Eric Brown asks:

How does Stan and its Bayesian modeling relate to structural equation modeling? Do you know of a resource that attempts to explain the concepts behind SEM in terms of Stan nomenclature and concepts?

Some research that I’ve looked into uses SEM to evaluate latent factors underlying multiple measurements with associated errors; or use SEM to relate different measurements of the same physical property. I have a hard time wrapping my head around that analysis and would prefer to use what I know (Stan) and investigate the same issues.

Any suggestions?

My reply:

There are two aspects to a structural equation model: the statistical model and the causal interpretation.

The statistical model is a big multivariate distribution, and there should be no problem fitting it in Stan. I haven’t personally fit such models myself, but my guess is that if you put a query on the Stan Discourse list, asking if anyone’s fit a structural equation model in Stan, that you’ll get some responses.

The causal interpretation is just a separate issue from the fitted model. I think the usual causal interpretations of structural equation models are typically over-ambitious: without making lots of assumptions, there’s a limit to how much causal knowledge you can get from observational data, and traditional structural equation modeling does not make a lot of formal assumptions. Fitting a structural equation model in Stan won’t solve this problem, because even if you put strong priors on the parameters in the model, this doesn’t give you priors on the causal inferences. From a statistical perspective, causal inference corresponds to predictions about potential outcomes, and structural equation models, as traditionally written, just model the data, they don’t model potential outcomes. Some of these concerns are discussed in the causal inference chapters of my book with Jennifer Hill. We don’t talk about structural equation models, but our general discussions of causal inference should be relevant to understanding these issues.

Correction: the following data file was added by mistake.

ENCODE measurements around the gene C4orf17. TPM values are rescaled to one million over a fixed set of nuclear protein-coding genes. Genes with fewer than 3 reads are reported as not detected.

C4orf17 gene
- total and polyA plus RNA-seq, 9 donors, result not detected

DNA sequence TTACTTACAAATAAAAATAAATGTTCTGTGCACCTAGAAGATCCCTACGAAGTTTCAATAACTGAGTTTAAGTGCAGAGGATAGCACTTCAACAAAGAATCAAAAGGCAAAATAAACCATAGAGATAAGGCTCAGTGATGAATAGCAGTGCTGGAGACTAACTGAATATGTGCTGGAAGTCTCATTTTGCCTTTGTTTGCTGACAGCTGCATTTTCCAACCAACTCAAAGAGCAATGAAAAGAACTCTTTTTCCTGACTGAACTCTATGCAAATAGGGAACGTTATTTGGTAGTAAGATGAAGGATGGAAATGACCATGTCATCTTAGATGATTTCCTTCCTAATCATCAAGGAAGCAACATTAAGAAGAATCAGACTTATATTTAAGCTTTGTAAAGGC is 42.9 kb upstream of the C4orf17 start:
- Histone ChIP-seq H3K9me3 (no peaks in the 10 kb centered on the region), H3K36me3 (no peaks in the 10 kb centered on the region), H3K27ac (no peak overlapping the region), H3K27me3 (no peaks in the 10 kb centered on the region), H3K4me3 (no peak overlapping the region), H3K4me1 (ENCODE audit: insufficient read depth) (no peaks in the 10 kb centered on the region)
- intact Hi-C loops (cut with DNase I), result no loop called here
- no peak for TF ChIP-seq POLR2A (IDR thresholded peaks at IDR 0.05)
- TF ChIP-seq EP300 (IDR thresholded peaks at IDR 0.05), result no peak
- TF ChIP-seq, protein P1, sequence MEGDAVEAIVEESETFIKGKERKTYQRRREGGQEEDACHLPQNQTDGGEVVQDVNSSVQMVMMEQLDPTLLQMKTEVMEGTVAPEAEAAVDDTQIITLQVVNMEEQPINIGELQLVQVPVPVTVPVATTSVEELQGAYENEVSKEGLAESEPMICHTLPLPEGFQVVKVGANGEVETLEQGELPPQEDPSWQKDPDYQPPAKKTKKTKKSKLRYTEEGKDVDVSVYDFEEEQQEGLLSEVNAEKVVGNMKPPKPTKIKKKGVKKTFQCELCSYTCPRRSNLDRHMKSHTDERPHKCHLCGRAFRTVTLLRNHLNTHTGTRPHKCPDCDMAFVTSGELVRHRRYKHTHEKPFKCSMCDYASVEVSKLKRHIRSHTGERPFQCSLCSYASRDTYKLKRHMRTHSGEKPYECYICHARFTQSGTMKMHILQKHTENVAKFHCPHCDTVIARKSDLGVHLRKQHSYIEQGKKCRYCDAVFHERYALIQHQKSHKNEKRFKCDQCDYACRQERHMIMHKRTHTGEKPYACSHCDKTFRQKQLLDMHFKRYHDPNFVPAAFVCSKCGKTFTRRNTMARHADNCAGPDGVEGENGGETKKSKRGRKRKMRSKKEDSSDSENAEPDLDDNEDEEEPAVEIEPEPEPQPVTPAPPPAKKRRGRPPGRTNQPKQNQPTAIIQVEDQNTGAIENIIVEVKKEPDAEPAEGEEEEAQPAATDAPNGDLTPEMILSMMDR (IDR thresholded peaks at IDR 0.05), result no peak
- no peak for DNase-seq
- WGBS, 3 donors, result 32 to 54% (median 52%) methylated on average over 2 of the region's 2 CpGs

tl;dr: I think Stan’s an excellent way to fit a structural equation model, considering it as a probability model, a math problem to fit a model to data. To go causal (which is the usual purpose of structural equation modeling), you might not want to fit a structural equation model at all!

There’s one other thing, which is that these models can be so big, that often people try to simplify the model or estimate some underlying structure by using rules such as statistical significance or Bayes factors to remove links from the model. I generally don’t like this, the practice of trying to estimate causal structure based on data. I discuss this a bit in my 2011 paper, Causality and Statistical Learning:

The R packages blavaan and ctsem both use Stan to estimate different types of structural equation models.

I posted over on Stan Discouse about this. Here is a nice introduction the Bayesian SEM modeling in brms. https://www.imachordata.com/bayesian-sem-with-brms/ You can dump out the Stan model model code from there to play with.

Conceptually, a non-frequentist probability model appears to be the equivalent of a “subjective” causal model rather than a non-causal model as a probability is assigned based on features or characteristics rather than as a random sampling within category. Predictive models always rely on causality, they simply proceed as if it is not important to understand it. Interpretations are always made, the problem is when the interpretations are in fact causal despite the pretense that they are not.

To see that they’re not equivalent, consider regressing lung cancer vs. smoking vs. the opposite. It’s just as easy to predict smoking status from cancer (if not easier) than it is to predict cancer from smoking. Clearly the causation goes from smoking to cancer, not the reverse.

Good point.

I’ve often used the height vs. weight example to distinguish predictive from causal, which leaves us with what can or cannot be inferred based on the extent of our knowledge about the causal process.

My impression is that this is true as a matter of notation but not practice—that the SEM tradition does commonly give these models a causal interpretations.

I think a boon of recent work in causal modelling is making it notationally easy to say whether

Y = a·T + b·X + ε

is meant to be interpreted as

Y(t,x) = a·t + b·x + ε

or, more conservatively, as something like

E(Y(t) | x) = a·t + b·x

or

E(Y | t, x) = a·t + b·x.

You’re right that SEM is problematic with observational data, which is why you’re only supposed to use it with experiments.